—Terry Real, author of I Don’t Want To Talk About It
“Just imagine the pressure inexperienced teens must feel, particularly those exposed to hardcore porn. They know it’s a fantasy, but how could they not be affected, consciously or otherwise, when their first time/first relationship finally arrives? As if there wasn’t enough pressure already (longer! stronger!), pornography simply adds one more layer of distortion (bite me! spank it!) and misinformation (hurts so good!) that impressionable teens don’t need. On the bright side, maybe porn has an intimidation factor that will frighten some youngsters into keeping their pants on a bit longer? Naw …”
—Jeffrey Wallace, writer and father, Orange Country, California
“We’re asking the wrong questions about porn: How bad is it? Is it morally wrong? The discussion I’d like to see us having, especially as it relates to teenage boys, is about the emotional impact of porn…what do boys ‘get’ from viewing or using porn? What is the charge (not just physically, but emotionally as well)? Are they aware of any feelings of disconnection, either before, during, or after viewing/using porn? Do boys feel that porn impacts their actual relationships with girls and women? If so, how? Would boys look differently at porn if they were aware that many of the girls/women who are shown in the images/videos are likely not enjoying the experience? Would they experience porn differently if they knew some of the girls/women are coerced or forced into being objects for their desire?”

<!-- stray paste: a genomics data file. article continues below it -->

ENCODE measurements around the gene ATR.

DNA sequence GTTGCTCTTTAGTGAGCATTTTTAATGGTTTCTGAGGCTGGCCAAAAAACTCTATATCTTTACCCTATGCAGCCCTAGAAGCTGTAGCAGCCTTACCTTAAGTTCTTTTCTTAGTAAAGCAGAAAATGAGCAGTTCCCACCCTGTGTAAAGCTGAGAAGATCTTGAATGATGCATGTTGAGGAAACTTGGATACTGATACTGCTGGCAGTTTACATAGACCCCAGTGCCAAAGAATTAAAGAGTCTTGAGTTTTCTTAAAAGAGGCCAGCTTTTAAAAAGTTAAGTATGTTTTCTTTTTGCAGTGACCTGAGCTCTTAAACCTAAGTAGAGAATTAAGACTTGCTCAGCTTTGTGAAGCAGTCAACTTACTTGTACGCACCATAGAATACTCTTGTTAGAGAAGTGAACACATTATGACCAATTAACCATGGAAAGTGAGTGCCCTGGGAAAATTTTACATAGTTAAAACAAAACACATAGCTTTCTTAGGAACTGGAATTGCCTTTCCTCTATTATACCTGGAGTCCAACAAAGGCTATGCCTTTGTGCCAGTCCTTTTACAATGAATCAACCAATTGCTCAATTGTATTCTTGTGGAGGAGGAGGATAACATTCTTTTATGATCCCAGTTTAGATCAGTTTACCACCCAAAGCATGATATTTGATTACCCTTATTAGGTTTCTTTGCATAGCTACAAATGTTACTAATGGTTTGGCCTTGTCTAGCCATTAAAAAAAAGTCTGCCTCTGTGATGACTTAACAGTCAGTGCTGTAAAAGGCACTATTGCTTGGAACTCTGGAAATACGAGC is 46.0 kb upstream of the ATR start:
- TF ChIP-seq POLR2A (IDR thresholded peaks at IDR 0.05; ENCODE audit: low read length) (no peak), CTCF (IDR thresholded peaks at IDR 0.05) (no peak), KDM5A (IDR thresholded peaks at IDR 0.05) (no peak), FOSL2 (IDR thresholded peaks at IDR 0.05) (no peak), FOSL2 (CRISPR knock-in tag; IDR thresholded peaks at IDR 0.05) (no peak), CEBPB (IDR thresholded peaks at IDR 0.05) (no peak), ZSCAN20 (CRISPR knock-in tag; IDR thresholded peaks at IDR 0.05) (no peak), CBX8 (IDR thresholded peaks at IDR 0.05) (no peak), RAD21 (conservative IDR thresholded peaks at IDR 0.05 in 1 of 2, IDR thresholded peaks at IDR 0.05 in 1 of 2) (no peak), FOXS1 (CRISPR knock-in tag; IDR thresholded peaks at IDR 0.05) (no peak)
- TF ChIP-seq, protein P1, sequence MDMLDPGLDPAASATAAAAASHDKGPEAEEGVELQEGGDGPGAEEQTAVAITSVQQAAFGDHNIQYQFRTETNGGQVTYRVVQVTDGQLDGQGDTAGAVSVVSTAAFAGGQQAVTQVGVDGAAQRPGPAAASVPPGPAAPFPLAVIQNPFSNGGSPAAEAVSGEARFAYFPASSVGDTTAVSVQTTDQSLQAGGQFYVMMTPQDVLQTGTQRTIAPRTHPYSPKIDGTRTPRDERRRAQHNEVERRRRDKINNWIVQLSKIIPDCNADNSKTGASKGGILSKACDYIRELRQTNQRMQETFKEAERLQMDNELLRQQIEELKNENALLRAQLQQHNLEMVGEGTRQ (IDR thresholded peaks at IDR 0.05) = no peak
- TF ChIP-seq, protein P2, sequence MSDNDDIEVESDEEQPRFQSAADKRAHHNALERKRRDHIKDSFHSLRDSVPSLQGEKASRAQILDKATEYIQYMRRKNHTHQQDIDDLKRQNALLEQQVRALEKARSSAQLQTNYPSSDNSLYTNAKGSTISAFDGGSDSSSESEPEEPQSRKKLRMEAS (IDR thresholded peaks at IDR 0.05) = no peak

—John Badalament, author of The Modern Dad’s Dilemna
“For me… I would rather approach from a pragmatic place rather than a values place. Approaching the subject from a good or bad place is engaging with parts of the psyche that are not (in my opinion) going to help someone face honestly what is going on in their relationship to porn.
In my life, it triggers the years that I discovered porn as a prepubescent born again Christian. Porn and sex were entirely entwined with guilt, shame, fear of my mother and God, and fear of becoming my father. It continues to be difficult to disentangle myself from early associations; dark and dirty, filled with cigarette smoke, the smell of body odor, and emotional paralysis.